By Laura Spinella
So here’s the first thing you should know: I didn’t win. Hey, it’s okay. I was the true newbie in RITA’s Best First Book category. In my case, it really was just an honor to be nominated. Overall, my trip to the annual Romance Writers of America conference and subsequent RITA Awards was a success. I didn’t know what to expect going in. RWA has about 13,000 members, of which 2,000 attend the annual convention. If you’ve never been, I highly recommend it. However, go prepared for a whirlwind of activity.
|Authors Shelley Coriell, me & Erin Quinn|
The workshops are inspiring and the authors in attendance more than friendly. I had a chance to meet my good FB friend Barbara Claypole White whose debut novel, THE UNFINISHED GARDEN is out later this month. She was kind enough to ask me to blurb her beautifully written gentle romance. I made several new acquaintances along the way and rubbed chair legs with Nora Roberts. If anyone is curious, she’s very gracious and genuine—even if your chair leg comes within inches of her toes. Each year RWA gives out the Nora Roberts Lifetime Achievement Award. It gave me pause, her chair leg wickedly close to mine, that she was there to witness the bestowment of an award named for her. How many people have an award named for them while, they’re not only living, but still very much in the game? I think it gives new meaning to the word “successful.” Recipient Beverly Jackson, who has penned more than 90 novels, gave a warm and insightful acceptance speech.
Other highlights included Stephanie Laurens keynote address. Granted, I don’t attend too many packed banquet rooms gatherings, but I’d say her message is what good speeches are all about. Her topic: weathering the future of publishing and what that means to us as writers. As mentioned, the workshops were top shelf, a vast array of topics that anyone with a keyboard and an idea could use to help channel those bare bone thoughts into paragraphs and pages. While I didn’t attend the History of Contraception workshop, I did stop and take picture of the sign. I sent it to my BFF, who happens to be an OB-GYN. She’s thinking of submitting her own workshop pitch for the 2013 RWA convention. My newest WIP includes a psychic element, so I made sure to attend a workshop on the paranormal. Foot-in-mouth as the workshop leader quickly corrected my faulty assumption that paranormal and psychic were related. Clearly one is werewolves while the other just channels them. On the whole, the workshops were Red Bull lecture style, designed to make you want to run back to your room, shut out the activity, and get busy writing. In that regard, it was wholly well worth the price of admission.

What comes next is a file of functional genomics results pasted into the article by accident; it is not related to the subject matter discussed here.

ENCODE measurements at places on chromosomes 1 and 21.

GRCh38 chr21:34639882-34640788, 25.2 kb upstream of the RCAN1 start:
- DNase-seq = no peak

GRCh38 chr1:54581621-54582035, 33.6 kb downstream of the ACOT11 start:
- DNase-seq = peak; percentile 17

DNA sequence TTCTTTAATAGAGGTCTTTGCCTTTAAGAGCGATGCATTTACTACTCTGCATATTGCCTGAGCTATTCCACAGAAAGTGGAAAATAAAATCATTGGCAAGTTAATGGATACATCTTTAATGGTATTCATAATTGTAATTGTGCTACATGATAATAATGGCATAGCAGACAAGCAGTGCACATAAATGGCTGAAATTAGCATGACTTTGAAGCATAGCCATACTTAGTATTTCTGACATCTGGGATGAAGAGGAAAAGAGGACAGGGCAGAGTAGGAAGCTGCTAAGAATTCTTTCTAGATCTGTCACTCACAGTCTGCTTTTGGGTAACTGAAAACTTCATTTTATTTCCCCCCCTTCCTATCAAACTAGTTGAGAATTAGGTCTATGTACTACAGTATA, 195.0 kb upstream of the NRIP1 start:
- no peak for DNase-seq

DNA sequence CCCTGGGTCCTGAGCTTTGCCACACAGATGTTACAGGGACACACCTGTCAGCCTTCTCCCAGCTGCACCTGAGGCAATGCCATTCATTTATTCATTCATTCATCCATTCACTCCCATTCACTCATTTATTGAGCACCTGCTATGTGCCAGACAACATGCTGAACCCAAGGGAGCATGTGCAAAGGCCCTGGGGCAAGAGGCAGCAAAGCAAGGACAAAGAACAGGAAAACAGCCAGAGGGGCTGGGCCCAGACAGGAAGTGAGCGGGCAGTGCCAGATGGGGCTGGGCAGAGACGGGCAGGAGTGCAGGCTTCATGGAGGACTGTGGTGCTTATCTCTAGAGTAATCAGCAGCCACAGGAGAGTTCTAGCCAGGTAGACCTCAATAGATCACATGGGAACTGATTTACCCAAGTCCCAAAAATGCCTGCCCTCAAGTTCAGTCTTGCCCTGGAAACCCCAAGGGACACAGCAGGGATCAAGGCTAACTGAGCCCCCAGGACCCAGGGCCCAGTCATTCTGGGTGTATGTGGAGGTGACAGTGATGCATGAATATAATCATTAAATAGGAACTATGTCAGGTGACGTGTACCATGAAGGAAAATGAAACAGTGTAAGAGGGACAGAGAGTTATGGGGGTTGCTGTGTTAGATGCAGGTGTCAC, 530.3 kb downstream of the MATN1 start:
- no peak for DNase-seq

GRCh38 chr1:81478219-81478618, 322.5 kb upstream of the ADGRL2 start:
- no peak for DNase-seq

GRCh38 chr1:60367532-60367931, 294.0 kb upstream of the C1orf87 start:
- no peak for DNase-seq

Onto the lady in question, the RITA Awards. Beforehand, I had dinner with my Berkley editor, Leis Pederson. We’d never met in person, so I was nervous in a curious way. I was anxious to put a face to the person who took a chance on me and the characters I cast in BEATUIFUL DISASTER. I think it went well, particularly for someone who spends an inordinate amount of time scripting both sides of the dialogue. I didn’t spill anything and managed to keep the conversation going until the lights dimmed at the awards, all eyes turned to the clever romantic movie montages on the big screens.
Winners came and went; my table filled with RITA finalists, but alas not a winner among us. By evening’s end we were all in very good company. I’m not sure if I’ll get to another RWA conference soon. During their annual meeting, RWA decided that my category, Novel with Strong Romantic Elements, will be eliminated after 2013. Thinking about that now, it's really too bad. I was just starting to feel at home.
Laura Spinella is the author of BEAUTIFUL DISASTER, a 2012 RITA finalist, NJRWA Golden Leaf Winner, Best First Book; Desert Rose RWA Golden Quill winner, Best First Book and Wisconsin RWA finalist for Best Mainstream Novel. Visit her at lauraspinella.net.